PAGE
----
Sharing new research findings through publication in peer-reviewed journals is a critical component of the scientific process. Authors typically learn how to plan, prepare, write, and submit academic publications through a process of trial and error and from their academic supervisors during their graduate training. They rarely receive any formal training in best-practices in publication methods.
As many authors new to academic publishing quickly realize, scientific writing is a skill and there is much to navigate between the first manuscript draft and eventual publication. In the widespread absence of training in modern publication methods, it is not surprising that issues of poor reporting and biases, such as selective reporting bias, are now well documented in the scientific and medical literature. These avoidable problems limit study reproducibility, interpretability, transparency, and critical appraisal – rendering the research essentially unusable to several players, including patients and funders.
The EQUATOR Canada Publication School
To address the gap in the training of Canadian researchers in publication science, researchers at The Hospital for Sick Children, in collaboration with the EQUATOR (Enhancing the QUAlity and Transparency Of health Research) Canada Centre, hosted the inaugural EQUATOR Canada Publication School in October 2017. The event brought together expert faculty, including leaders in Journalology (i.e., the science and study of publication practices), with 32 attendees that included clinicians, researchers, and trainees competitively selected from 12 institutions across Canada.
Funded by the Ontario Strategy for Patient-Oriented Research Support Unit (OSSU), the EQUATOR Canada Publication School represented a natural extension of the work of the international EQUATOR Network. The EQUATOR Network is a collaborative effort dedicated to improving the quality and transparency of health research reporting.
Sessions covered topics and strategies that encompassed how to prepare and submit journal articles for publication (e.g., using reporting guidelines in academic writing), choosing an appropriate academic journal for submission, identifying and avoiding predatory journals, giving and receiving constructive peer review, the use and abuse of scholarly metrics, current issues in publication ethics, and interactive sessions on involving patients and caregivers in research from study design to publication.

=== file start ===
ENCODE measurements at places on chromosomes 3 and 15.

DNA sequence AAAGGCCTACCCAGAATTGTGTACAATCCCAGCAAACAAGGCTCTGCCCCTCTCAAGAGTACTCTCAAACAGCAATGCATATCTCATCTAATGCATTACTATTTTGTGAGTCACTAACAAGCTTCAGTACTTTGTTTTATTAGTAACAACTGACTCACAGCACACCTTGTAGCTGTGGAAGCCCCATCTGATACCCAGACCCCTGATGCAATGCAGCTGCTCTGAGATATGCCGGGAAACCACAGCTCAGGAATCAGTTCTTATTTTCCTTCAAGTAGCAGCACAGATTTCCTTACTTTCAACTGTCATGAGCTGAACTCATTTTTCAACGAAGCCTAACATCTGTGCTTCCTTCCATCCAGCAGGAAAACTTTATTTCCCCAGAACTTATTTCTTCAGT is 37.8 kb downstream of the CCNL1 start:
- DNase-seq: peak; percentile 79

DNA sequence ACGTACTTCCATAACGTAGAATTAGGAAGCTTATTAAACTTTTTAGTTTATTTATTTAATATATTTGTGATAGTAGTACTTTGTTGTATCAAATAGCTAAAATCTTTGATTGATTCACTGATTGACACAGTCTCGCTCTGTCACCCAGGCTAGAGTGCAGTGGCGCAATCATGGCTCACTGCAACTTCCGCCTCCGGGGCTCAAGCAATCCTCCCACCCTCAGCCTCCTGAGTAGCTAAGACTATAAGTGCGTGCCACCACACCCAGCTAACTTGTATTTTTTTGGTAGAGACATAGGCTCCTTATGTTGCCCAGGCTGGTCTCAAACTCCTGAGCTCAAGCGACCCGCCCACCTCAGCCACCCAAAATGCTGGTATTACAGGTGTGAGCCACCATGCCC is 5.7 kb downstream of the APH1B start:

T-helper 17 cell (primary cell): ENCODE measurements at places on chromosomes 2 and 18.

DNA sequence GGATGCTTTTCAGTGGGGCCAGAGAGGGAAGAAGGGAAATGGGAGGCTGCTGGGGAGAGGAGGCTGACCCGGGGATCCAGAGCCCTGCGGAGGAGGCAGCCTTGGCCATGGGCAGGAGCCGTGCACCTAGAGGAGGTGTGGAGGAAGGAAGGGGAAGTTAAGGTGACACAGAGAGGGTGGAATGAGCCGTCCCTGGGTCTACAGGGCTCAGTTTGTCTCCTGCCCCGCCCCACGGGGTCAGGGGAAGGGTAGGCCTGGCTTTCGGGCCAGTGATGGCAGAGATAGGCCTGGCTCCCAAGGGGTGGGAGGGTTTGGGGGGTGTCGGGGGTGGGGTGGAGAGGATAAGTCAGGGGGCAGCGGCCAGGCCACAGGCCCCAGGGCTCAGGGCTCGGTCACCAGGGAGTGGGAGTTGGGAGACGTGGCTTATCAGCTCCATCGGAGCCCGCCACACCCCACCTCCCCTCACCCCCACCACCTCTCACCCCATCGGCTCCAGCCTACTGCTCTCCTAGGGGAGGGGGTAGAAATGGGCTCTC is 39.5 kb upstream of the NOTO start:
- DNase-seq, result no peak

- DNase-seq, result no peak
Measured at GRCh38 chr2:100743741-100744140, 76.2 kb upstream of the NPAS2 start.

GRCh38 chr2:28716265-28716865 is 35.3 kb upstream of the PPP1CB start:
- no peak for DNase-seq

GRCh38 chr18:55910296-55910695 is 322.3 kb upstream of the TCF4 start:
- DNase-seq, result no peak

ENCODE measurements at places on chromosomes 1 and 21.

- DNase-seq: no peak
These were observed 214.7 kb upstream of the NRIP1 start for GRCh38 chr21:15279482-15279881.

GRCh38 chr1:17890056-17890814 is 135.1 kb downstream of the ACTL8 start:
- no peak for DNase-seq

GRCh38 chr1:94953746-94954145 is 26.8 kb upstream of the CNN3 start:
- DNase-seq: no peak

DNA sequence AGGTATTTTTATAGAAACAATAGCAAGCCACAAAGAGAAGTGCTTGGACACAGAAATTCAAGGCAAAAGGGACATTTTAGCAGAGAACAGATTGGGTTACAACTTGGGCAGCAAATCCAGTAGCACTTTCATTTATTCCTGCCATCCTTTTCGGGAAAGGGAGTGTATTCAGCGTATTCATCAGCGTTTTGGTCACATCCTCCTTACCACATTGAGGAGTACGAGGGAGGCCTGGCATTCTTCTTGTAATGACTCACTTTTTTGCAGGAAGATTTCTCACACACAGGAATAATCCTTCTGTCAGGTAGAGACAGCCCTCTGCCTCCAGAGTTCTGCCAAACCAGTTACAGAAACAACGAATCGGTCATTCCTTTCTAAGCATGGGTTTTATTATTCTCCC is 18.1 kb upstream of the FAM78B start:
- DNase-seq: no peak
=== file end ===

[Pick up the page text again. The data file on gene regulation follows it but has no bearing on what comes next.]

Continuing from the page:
Attendees suggested that this type of training should be offered and integrated into formal training and course curriculum
Putting lessons into practice
The response of the attendees to the EQUATOR Canada Publication School was extremely positive. The results of the course evaluations indicated that the course content was highly relevant and valuable across a wide range of scientific and clinical backgrounds. Notably, attendees suggested that this type of training should be offered and integrated into formal training and course curriculum such as graduate schools, fellowship programs, and physician residency training.
To promote awareness of the need for training in publication science, and to put their learning from the EQUATOR Canada Publication School into practice, a team of Publication School attendees, led by Dr. Jacqueline Galica and supervised by Publication School co-director, Dr. Nancy Butcher, was formed. Published today in BMC Proceedings, a description of the course and the perspectives of the attendees on the topics covered is available here.
The paper concludes that in light of the importance of academic publishing in the scientific process, there is a need to train and prepare researchers with skills in Journalology. The EQUATOR Canada Publication School – which was hosted for a second time in Spring 2018 at The Hospital for Sick Children – provides an example of a successful program that addressed the needs of researchers across career trajectories and provided them with resources to be successful in the publication process.
This approach can be used, modified, or adapted by curriculum developers interested in designing similar programs, and could be incorporated into academic and clinical research training programs.
In the era of increased scientific accountability and transparency, our institutions have an opportunity and a collective responsibility to help lead the charge towards improved quality of the academic record by providing training on not only how to do science, but how to share science.